Somaliland's Interior Minister Ismail Adan earlier this week confirmed to afrol News that the 'Jamhuuriya' editor indeed had been arrested over this report, further indicating that the arrest orders had come from government. The Somaliland government had considered the story as "inciting people against the government," he said, further commenting the story was all "a blatant lie and the truth is quite the opposite."

As Mr Yusuf is now freed on bail, 'Jamhuuriya' and many Somlilanders are concerned about the "repressive tendencies" the regime of President Kahin has been developing ever since he was democratically elected by the general public on April last year. Mr Yusuf, for example, has now been arrested 15 times by Hargeisa police. The government is not only attacking the press, but also other democratic institutions.

- Earlier in July this year, public meetings by the opposition parties and the civil society have been outlawed, the Oslo representative of 'Jamhuuriya' told afrol News. "The press and speech freedom are increasingly being curbed and controlled. The government is particularly itchy about the Nairobi meetings, allegedly because some elements in the Somaliland government have clandestine contacts with the Southern Somali warlords in Nairobi," Mr Ismail adds.

Also the Hargeisa police is becoming increasing heavy-handed and violent, the 'Jamhuuriya' correspondent said. "The mid-night operation of the police is well-known terror inflicting tactics which the present regime inherited from the despot Siyad Barre, who drove Somalia to the gutter after some 30 years of dictatorial rule."

The concerns of the 'Jamhuuriya' editorial team are shared by wide parts of the Somaliland society, including government representatives. Hargeisa officials afrol News have been in contact with regret the "negative tendencies threatening democracy in Somaliland" and wish to remain anonymous.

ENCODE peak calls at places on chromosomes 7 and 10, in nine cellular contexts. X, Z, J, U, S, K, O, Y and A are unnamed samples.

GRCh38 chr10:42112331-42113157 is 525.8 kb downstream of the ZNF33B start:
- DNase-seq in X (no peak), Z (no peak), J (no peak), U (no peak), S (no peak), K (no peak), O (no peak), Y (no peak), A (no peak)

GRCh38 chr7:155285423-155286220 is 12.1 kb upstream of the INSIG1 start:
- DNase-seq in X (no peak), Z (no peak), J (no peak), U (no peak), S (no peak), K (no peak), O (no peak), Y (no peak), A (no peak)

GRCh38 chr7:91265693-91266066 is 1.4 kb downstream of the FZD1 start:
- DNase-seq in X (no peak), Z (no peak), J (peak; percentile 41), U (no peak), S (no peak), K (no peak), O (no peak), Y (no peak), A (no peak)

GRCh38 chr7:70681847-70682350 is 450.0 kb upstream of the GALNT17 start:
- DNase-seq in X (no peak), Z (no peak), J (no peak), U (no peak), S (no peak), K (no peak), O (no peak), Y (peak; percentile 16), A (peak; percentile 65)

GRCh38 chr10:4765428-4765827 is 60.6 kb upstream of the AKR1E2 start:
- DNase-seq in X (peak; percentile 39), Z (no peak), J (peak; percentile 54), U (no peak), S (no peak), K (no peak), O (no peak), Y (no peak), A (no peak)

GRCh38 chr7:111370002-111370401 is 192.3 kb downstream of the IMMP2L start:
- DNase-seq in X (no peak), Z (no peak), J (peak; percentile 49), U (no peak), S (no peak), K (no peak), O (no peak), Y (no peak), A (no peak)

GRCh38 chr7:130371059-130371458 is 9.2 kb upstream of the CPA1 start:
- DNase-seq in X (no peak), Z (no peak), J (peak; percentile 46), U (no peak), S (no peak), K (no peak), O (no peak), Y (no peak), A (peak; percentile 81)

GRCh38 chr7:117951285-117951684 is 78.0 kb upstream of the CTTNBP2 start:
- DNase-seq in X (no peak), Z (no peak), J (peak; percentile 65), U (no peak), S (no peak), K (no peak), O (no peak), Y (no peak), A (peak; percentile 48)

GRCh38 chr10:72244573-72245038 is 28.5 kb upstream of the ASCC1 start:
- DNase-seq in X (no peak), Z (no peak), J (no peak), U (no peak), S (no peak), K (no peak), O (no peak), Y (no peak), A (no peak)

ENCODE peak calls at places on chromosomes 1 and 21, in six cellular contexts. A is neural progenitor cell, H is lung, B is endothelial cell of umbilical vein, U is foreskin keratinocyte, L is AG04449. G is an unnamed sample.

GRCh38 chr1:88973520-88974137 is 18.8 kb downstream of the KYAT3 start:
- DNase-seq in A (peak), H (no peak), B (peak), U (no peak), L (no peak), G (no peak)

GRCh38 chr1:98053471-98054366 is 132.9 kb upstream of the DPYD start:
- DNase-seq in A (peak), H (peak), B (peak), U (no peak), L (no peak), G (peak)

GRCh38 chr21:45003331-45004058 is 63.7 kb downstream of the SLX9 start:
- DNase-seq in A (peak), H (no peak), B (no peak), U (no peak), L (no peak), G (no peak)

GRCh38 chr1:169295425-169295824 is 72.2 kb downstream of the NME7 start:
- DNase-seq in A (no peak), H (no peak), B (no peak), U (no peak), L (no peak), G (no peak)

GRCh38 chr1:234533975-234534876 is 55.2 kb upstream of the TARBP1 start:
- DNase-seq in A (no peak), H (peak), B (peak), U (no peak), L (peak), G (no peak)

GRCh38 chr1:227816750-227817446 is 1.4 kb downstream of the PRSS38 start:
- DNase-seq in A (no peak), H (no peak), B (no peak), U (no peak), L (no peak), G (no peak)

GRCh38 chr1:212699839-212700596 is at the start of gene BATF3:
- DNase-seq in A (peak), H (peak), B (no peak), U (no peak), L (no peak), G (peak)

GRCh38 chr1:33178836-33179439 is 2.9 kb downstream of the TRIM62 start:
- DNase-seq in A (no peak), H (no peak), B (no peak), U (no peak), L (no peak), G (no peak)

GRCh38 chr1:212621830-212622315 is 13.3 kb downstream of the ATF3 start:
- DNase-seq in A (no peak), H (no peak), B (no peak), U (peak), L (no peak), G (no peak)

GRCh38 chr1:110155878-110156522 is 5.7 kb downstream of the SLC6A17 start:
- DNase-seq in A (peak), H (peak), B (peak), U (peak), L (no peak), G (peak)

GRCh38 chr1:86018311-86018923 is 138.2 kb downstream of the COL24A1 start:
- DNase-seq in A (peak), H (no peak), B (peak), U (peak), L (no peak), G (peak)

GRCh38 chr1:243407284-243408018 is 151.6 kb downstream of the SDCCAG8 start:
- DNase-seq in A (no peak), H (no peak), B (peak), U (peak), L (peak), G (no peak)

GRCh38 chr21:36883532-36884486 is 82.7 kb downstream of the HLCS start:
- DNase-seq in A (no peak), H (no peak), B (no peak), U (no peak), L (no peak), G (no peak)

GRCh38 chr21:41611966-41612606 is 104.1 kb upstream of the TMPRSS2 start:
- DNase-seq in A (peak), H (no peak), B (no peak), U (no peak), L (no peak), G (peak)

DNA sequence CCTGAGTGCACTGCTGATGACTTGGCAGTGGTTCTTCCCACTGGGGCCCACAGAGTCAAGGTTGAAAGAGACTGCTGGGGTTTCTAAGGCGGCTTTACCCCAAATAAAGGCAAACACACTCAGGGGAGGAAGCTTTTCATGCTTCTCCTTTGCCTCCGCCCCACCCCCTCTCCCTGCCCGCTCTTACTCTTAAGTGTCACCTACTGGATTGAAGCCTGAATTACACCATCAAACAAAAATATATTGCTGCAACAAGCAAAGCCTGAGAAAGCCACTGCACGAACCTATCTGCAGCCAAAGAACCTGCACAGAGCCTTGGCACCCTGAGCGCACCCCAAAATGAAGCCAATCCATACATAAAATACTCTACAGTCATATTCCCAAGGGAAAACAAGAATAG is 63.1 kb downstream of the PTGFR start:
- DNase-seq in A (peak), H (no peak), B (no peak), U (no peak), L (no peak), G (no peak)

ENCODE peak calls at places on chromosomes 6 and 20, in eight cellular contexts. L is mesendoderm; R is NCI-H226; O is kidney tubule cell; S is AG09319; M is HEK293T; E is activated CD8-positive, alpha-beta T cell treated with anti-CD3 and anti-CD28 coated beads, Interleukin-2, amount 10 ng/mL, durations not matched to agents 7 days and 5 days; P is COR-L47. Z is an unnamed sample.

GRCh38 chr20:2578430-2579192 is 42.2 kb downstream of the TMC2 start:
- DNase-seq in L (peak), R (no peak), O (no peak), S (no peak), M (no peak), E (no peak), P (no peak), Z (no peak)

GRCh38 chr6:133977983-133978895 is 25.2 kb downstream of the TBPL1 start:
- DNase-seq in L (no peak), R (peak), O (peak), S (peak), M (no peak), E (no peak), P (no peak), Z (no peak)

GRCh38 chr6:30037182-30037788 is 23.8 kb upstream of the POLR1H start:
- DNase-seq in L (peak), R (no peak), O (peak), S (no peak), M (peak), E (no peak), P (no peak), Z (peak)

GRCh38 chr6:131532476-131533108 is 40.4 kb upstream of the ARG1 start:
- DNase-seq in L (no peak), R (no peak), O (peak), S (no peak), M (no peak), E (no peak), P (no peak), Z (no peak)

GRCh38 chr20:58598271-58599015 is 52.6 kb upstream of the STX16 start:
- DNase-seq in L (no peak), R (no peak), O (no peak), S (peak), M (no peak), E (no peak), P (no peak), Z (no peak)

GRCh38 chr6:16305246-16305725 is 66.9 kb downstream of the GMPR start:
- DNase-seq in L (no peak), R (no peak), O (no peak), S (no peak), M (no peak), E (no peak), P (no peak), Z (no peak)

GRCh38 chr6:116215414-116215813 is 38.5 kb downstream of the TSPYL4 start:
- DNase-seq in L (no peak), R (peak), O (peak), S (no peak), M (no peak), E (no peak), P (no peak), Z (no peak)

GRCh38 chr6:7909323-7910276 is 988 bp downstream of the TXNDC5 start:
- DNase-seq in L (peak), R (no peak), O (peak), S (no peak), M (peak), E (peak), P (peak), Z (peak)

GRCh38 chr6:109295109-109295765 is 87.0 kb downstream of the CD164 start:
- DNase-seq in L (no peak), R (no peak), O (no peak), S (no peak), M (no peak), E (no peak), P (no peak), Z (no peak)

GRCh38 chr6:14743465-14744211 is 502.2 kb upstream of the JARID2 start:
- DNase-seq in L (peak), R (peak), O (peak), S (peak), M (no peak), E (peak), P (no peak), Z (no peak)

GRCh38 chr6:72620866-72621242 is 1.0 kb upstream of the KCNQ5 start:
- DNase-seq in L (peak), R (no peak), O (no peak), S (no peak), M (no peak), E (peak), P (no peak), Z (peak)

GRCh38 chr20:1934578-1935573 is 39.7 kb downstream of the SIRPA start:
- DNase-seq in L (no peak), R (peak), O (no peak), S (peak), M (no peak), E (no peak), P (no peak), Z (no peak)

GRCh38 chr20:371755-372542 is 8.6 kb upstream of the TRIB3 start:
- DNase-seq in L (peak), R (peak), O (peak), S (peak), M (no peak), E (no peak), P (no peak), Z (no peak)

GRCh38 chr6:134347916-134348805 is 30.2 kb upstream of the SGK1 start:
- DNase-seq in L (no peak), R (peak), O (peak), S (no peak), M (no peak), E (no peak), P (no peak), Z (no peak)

The Kulmiye opposition party however clearly protests these developments. "After the presidential election, it has become the usual trend to take steps towards dictatorship and the destruction of democracy, instead of selling our achievements to the international community," the party said in a statement released earlier this week, referring to Somaliland's efforts to sell its democratic gains to achieve recognition of its independence.

'Jamhuuriya' also quotes strong statements from all parts of civil society condemning the arrest of Mr Yusuf in a recently published article. The Somaliland Journalists Association saw the arrest as "undemocratic and a violation of the individual right." The National Human Rights Network said it had observed that rights violation had been on the increase for the last six months and warned that if such practice continues, "it will be doubtful that fair elections will be held next year."

Next year's parliamentary elections are meant to finalise the establishment of democratic institutions in Somaliland. The yet-to-be-recognised country hopes that its peace, stability, democracy and respect of human rights will lead to recognition by the international society. Many fear that the Hargeisa government is increasingly running out of such arguments, however.